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It’s Your Turn, Again

Welcome back to Off Leash, Bark’s Wednesday open thread, your chance to catch up with other Bark readers and our editors and contributors during a real-time chat. Last week, the conversation ranged far and wide. We touched on serious topics, such as attachment issues related to fostering dogs and combating animal abuse, and learned what Bark readers and staff are doing for fun with their dogs, including Treibball and Nosework. Why not join the conversation?

 

This week we’ll be selecting one participant at random to receive a one-year subscription (or one-year extension) to Bark, so be sure to include your email when you register to comment, so we can contact you if you win.

 

For newcomers, the open thread is a little like the dog park: Get out there and run, sniff around and play nice. Obscene, abusive, offensive or commercial comments will be taken down. We close the thread at 4 p.m. PST. 

 

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Submitted by Lisa Wogan | April 20 2011 |

At the end of the open thread last week, Laurelin suggested creating dog parks on the zipcar model as a way to avoid some of the problems readers have described with off-leash dogs in on-leash areas and congestion problems with public parks. Since her post went up after we signed off, I wanted to repost part of it here to see what you think about the idea.

"As a city dweller, I have foregone a car and instead use ZipCar - anyone familiar with them? A carshare service that, for a $50 fee a year provides you with a magnetized card that allows you access to a full service car parked in the city at a time you register (registration can be online or by phone). The fee and an $8 hourly charge makes sure the cars are clean, maintained, insured and full of gas. Is it just me, or could this process be applied to dog parks? I have no business savvy and have no idea how to bring this up other than this excellent thread full of talented dog-minded folk. Imagine, urban areas with modest designated park areas, accessed by a card-controlled door. Annual and hourly fees go to providing clean-up services for the area. Registrants provide dog vacc and/or license info rather than drivers license, and scheduling of use of park can be done online or by phone ... I feel like, as someone with a dog who cannot handle a park but loves a romp, I would love and use this service were it available. Any thoughts?"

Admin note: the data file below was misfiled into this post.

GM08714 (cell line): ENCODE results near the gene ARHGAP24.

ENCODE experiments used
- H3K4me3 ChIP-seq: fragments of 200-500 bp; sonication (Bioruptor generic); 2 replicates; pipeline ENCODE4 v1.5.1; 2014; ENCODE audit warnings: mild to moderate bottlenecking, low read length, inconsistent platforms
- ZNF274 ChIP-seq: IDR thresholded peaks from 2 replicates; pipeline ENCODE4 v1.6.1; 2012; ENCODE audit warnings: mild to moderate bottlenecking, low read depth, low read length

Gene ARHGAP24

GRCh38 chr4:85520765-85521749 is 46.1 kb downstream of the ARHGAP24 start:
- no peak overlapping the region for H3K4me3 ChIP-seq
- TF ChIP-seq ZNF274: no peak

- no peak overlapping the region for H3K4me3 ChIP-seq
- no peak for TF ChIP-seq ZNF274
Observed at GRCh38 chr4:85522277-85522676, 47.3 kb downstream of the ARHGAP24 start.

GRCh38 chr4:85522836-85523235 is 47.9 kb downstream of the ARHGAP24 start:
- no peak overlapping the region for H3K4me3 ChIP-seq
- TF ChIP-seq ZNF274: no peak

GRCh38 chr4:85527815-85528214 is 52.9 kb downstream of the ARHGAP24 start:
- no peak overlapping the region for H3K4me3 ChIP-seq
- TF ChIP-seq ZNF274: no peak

Submitted by Daniela Lopez | April 20 2011 |

I've also thought about this same thing several times. I actually was thinking about it this morning on my way to work! Since, I live in an apartment, I would love to have something like this available to my pups.

We do have local dog parks but one of my dogs is reactive to other dogs and the other has grown a little grumpy with age.

I'd love to have a place to reserve so I could trot around with my dogs off leash in a safe and secure place!

Submitted by Veronica | April 20 2011 |

How do I get my 4 year old Schnauzer to stop barking at people/dogs/squirrels, etc while we are driving in the car? He will be quiet and then start barking and it startles me. It's also VERY LOUD. Thanks!

Submitted by Jennifer B | April 20 2011 |

I wish I knew! I have a beagle that does the same thing!

Submitted by Cally Florence | April 20 2011 |

Start training him in a parked car!

Bring lots of treats and a clicker if he's clicker trained (if not - google "stuff the dog, clicker"). When he sees a distraction of lower value (e.g. a person walking by), immediately distract him with a happy voice and lots of treats. As he eats the treats, praise, praise, praise! Continue this exercise until he begins to associate outside distractions with treats...so he'll start to look to YOU instead of barking at whatever is outside. Eventually you can move onto more stimulating distractions, like other dogs or squirrels outside. Make sure not to yell or get excited when your dog does, it'll only increase the barking and arousal.

Luckily, Beagles and Schnauzers are usually very good motivated. If you use a lot of treats, just balance it out by feeding less kibble. Good luck! :)

(And make sure your dog is properly restrained in the vehicle at all times for everyone's safety!)

Submitted by Veronica | April 20 2011 |

Thanks so much! Makes tons of sense!

Submitted by Marie at The Bark | April 20 2011 |

Hi Veronica. Dogs barking in the car is very distracting, therefore dangerous. Your best and safest bet is to start crating your pup in the car. A vari-kennel type crate works best.

If your car is too small for a crate or if your pup doesn't crate well, you can carve out car training time: sit with puppy in the parked car along with a big bag of high value treats. Every time puppy sees something she will bark at, throw a treat her way. Soon, she will associate the things outside with getting a treat, so she will begin looking at you when a cat crosses the street or a person walks by.

But, again, the crate is truly the best option.

Submitted by Karen London | April 20 2011 |

Teaching your dog to associate the outside distractions with great treats, as other people have mentioned, is a great idea. You can expand on this methods by teaching your dog to look at you in response to seeing those outside distractions. In other words, the people (or dogs or squirrels) walking by become the cue that means he should turn his attention to you, and then he can be reinforced with treats. Squeaking a squeaky toy can also divert many dogs from barking at distractions. And this is only safely done while parked rather than while driving, although it's possible to have a second person work the dog while you drive and still stay safe. And as has been mentioned, the crate is a key safety item as well.

Another option is a Calming Cap, which causes many dogs to relax and be far less reactive.

Submitted by Jennifer B | April 20 2011 |